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My Father's Notebook by Kader Abdolah

My Father's Notebook (2000)

by Kader Abdolah

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English (7)  Spanish (6)  Dutch (5)  Italian (1)  All languages (19)
Showing 1-5 of 7 (next | show all)
Superb novel in superb Dutch by someone who escaped from Iran long time ago. I have a copy signed by Kader Abdolah himself. He used to live in my hometown. ( )
  M.J.Meeuwsen | Dec 11, 2010 |
I absolutely loved this book ( )
  Gabriela50 | Feb 20, 2008 |
I love this book. I read it on a rainy sunday on my coach in the Netherlands, but Kader Abdollah made me feel like I was in Iran. ( )
  Tjarda | Sep 4, 2007 |
Story about a deaf mute and his son. Also about Persia, old and new. Slow paced. Disjointed narrative flow which I found distracting. The notebook of the title is actually the son's memories of his father. Ultimately affecting tribute. ( )
  judye | May 19, 2007 |
The main character in this book is a deafmute man, Aga Akbar, living in a small village in the mountains of Iran. He can't write, but he teaches himself to write in a fashion only he can read. His son goes to university and gets involved in resistance against the shah. When at the revolution it turns out that the mullahs are even worse than the shah, he has to flee. Akbar doesn't seem to be fully aware of the politics going on, but despite the love of the son for his father, Akbar gradually gets involved. He loves his son, what his son does must be ok. Also,the deafmute may be deaf and mute, but he's not stupid.

The book is intriguing, catching, emotional. Abdolah went through a similar phase in his life, so i can't imagine that much of the book is autobiographic. Abdolah's father was a deafmute.

I find it remarkable that a person who has started to learn Dutch only years ago, is capable not only to speak and write the language fluently, but also to write good novels. ( )
1 vote xtien | May 6, 2007 |
Showing 1-5 of 7 (next | show all)
Abdolah writes in staccato sentences using a simple vocabulary, and the narration is often heavy-handed. The use of tapestry as a structuring metaphor is too familiar a convention for Abdolah to make it fresh. But he doesn't need to: the reader is skilfully wrapped up in the fabric of semi-autobiographical stories. My Father's Notebook reads like a detective story: information is withheld so that we gradually discover the background to Ishmael's exile.

Like Orhan Pamuk's Snow, the novel portrays the sense of rootlessness in the secular west and the religious oppression of Islamic countries. But unlike Pamuk's unrelentingly dark brooding, Abdolah leaves pockets of cheerfulness, such as a hilarious anecdote about Ishmael dressed up and dancing like a Parisian schoolboy, mocking the westernising shah.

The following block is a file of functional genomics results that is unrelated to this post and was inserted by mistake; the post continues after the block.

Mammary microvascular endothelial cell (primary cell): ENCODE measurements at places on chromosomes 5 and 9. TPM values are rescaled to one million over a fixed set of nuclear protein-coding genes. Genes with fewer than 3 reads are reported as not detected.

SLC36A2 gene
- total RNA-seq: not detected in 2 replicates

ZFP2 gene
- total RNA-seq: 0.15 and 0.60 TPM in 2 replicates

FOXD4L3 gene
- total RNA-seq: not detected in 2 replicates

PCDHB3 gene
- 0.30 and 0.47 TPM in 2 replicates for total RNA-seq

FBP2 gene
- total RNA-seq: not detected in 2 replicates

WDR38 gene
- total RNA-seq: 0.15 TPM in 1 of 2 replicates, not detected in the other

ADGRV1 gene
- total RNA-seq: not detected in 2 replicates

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And so it went until the men of Kahaf finally sought refuge in the cave.
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(Click to show. Warning: May contain spoilers.)
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Synopsis for the Dutch edition:
"Een grote roman over liefde, verraad, dood en religie in een even sprookjesachtig als woelig Perzië. Aga Akbar, de doofstomme vader van Ismaiel, heeft in de loop van zijn leven een boek geschreven. In een zelf ontworpen spijkerschrift. Na zijn dood in de Perzische bergen wordt het boek bij zijn naar Nederland gevluchte zoon bezorgd. Ismaiel probeert het leesbaar te maken, net zoals hij zijn vader vroeger verstaanbaar moest maken. Zo tovert Kader Abdolah het leven van Aga Akbar en zijn zoon Ismaiel tevoorschijn."
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Amazon.com Product Description (ISBN 0060598727, Paperback)

When he was a boy, Aga Akbar, the deaf-mute illegitimate son of a Persian nobleman, traveled with his uncle to a cave on nearby Saffron Mountain. Once there, he was to copy a three-thousand-year-old cuneiform inscription—an order of the first king of Persia—as a means of freeing himself from his emotional confinement. For the remainder of his life, Aga Akbar used these cuneiform characters to fill a notebook with writings only he could understand. Years later, his son, Ishmael—a political dissident in exile—is attempting to translate the notebook . . . and in the process tells his father's story, his own, and the story of twentieth-century Iran.

A stunning and ambitious novel by a singular literary talent, My Father's Notebook is at once a masterful chronicle of a culture's troubled voyage into modernity and the poignant, timeless tale of a son's enduring love.

(retrieved from Amazon Mon, 30 Sep 2013 13:24:43 -0400)

(see all 3 descriptions)

"Exiled in Europe, and separated from all he loves most, rebel Ishmael confronts his family's biggest mystery - who was the man who was his father? The only clue is the strange notebook his father, Aga Akbar, left behind - a book written in his own private script." "As Ishmael struggles to decipher his father's story, a tale worthy of Scheherezade emerges. It tells of a carpet-weaver from the depths of rural Persia; a deaf mute who leaves his beloved home to try and give his family a better life in modern Tehran; a man passionately devoted to his children, who is eventually brought down by their dangerous politics."--BOOK JACKET.… (more)

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Canongate Books

An edition of this book was published by Canongate Books.

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Penguin Australia

An edition of this book was published by Penguin Australia.

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